In Ole Gunnar Solskjær's opening two matches the feel-good factor has been mainlined back into Manchester United.
Following the dark José Mourinho days this was a prime demand when appointed caretaker manager last week. The second was to win and do so in fine style: again, this has been achieved. Saturday’s 5-0 victory at Cardiff City was followed by St Stephen’s Day’s 3-1 defeat of Huddersfield.
All of this has been done with the appearance of ease, despite some reticence being understandable from a man who was air-dropped in, 17 games into this listing United season, with the club 11 points from a Champions League berth. Solskjær might have assessed the near-wreckage left by Mourinho and wonder just how he, who took Cardiff down in May 2014, could turn the United tanker around.
Instead, he has two wins out of two, Paul Pogba reinstated and firing, and though United stuttered at times against Huddersfield, the football has been more fluid and high octane.
Against Huddersfield Solskjær was without the ill Anthony Martial, his top scorer, yet ended witnessing a two-goal Pogba masterclass that followed the Frenchman's fine display in south Wales.
The afternoon began as a coming-home party for the new interim boss as Alan Keegan, the stadium announcer, said: "Will you please welcome back the legend: Ole Gunnar Solskjær. "
This drew cries of “Olé! Olé! Olé!” from a packed Old Trafford who hoped to witness further distance between United and Mourinho’s blighted 30-month tenure.
Solskjær's return was a quasi old-boys reunion as Ryan Giggs applauded him from the posh seats and Wayne Rooney tweeted a picture of himself at Old Trafford, pre kick-off.
Solskjær admitted after a win that also featured a rare Nemanja Matic strike – from close range – that he has had limited time to tinker. It is his good fortune his early run of fixtures are particularly kind, as Bournemouth are next at United's stadium – for Sunday's late game – before a trip to Newcastle United on January 2nd, and the visit of Reading in the FA Cup third round.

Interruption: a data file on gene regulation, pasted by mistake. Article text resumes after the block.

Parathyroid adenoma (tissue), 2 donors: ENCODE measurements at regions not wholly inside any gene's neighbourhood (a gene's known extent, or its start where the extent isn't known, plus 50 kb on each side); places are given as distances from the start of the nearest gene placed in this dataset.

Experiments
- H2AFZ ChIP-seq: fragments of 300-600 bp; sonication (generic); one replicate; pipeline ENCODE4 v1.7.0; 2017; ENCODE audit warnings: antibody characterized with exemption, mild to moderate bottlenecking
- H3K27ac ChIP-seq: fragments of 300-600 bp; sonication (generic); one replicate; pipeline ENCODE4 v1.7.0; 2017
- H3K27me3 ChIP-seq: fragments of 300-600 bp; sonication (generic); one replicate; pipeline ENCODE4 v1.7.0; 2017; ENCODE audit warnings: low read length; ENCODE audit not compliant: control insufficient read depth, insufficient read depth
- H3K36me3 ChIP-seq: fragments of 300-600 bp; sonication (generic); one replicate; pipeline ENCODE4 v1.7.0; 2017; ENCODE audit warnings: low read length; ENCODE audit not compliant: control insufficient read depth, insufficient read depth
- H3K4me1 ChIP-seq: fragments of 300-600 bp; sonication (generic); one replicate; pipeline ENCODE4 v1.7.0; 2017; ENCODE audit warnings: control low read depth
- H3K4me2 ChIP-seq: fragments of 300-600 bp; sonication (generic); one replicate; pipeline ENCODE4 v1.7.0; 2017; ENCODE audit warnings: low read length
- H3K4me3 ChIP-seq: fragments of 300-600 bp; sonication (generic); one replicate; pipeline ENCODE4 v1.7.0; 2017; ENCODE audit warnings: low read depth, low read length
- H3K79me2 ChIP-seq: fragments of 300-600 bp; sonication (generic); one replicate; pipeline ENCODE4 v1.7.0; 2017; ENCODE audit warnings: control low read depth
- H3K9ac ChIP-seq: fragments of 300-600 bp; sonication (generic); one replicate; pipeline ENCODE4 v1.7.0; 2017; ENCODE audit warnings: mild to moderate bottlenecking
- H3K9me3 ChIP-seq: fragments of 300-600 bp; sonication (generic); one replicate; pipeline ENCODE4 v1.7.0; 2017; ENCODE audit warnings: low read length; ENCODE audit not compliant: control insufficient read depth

So, the next three matches are eminently as winnable as the opening two and can allow Solskjær to build a crucial component he neatly said post- Cardiff cannot just be taken from the “fridge” – confidence – before what appears to be their first stern test: the meeting with Tottenham at Wembley on January 13th.
By the half-hour mark in south Wales United were 2-0 up. Against David Wagner's bottom-placed side the game was goalless approaching that time and a concerned Solskjær had been in the technical area giving Juan Mata instructions, before returning to his seat to see Matic's opener.
This came from a corner and illustrated one big difference from Mourinho's reign: United's approach is more direct. Add to that, Solskjær's XI are a crucial fraction faster and his players more ready to try some schoolyard stuff – as when Marcus Rashford nutmegged Mathias Jørgensen and fired in a cross that Diogo Dalot might have smacked home on the volley.
Also of note in the opening 180 minutes of Solskjær's spell is how Mike Phelan, the No 2, is often left to do the touchline tactical detail when required. He hovered in and around the area for the start of the second half against Huddersfield and remained there for a prolonged period.
What he – and Solskjær – saw was United make a brief return to the disjointed stuff that doomed Mourinho before Pogba took command. More cheer for the pair – plus Michael Carrick, another member of the Solskjær brains trust – came in how Jesse Lingard was willing to race back and help his defence whenever Huddersfield threatened.
As Pogba was scoring his sixth and seventh goals of the season – one more than all of last season – out came renditions of: “Who put the ball in the Germans’ net? Ole Gunnar Solskjær; and “You are my Solskjær”.
Old Trafford had became bonhomie central. The Stretford End demanded and received a wave from Phelan and Carrick. Mata got a hearty Solskjær hug when coming off. The 18-year-old Angel Gomes was brought on for his second Premier League game, at 3-0: material evidence that Solskjær is keen to carry forward the United tradition of developing youth. And, there was even a run-out for Fred, the midfielder who came to embody Mourinho’s dysfunctional tenure. He was the £50m buy whose creativity could only be afforded if United were more defensive – for that was the Portuguese’s seriously off-message verdict on the sole major summer signing.
Solskjær, so far, has been as faultless in front of the media as his team has been on the field. There is an excitement and authority when speaking that stems from his bona fide hero status at United. The trick now is for him to reach May with the same billing. Do this and Solskjær may yet be a serious contender for the permanent role.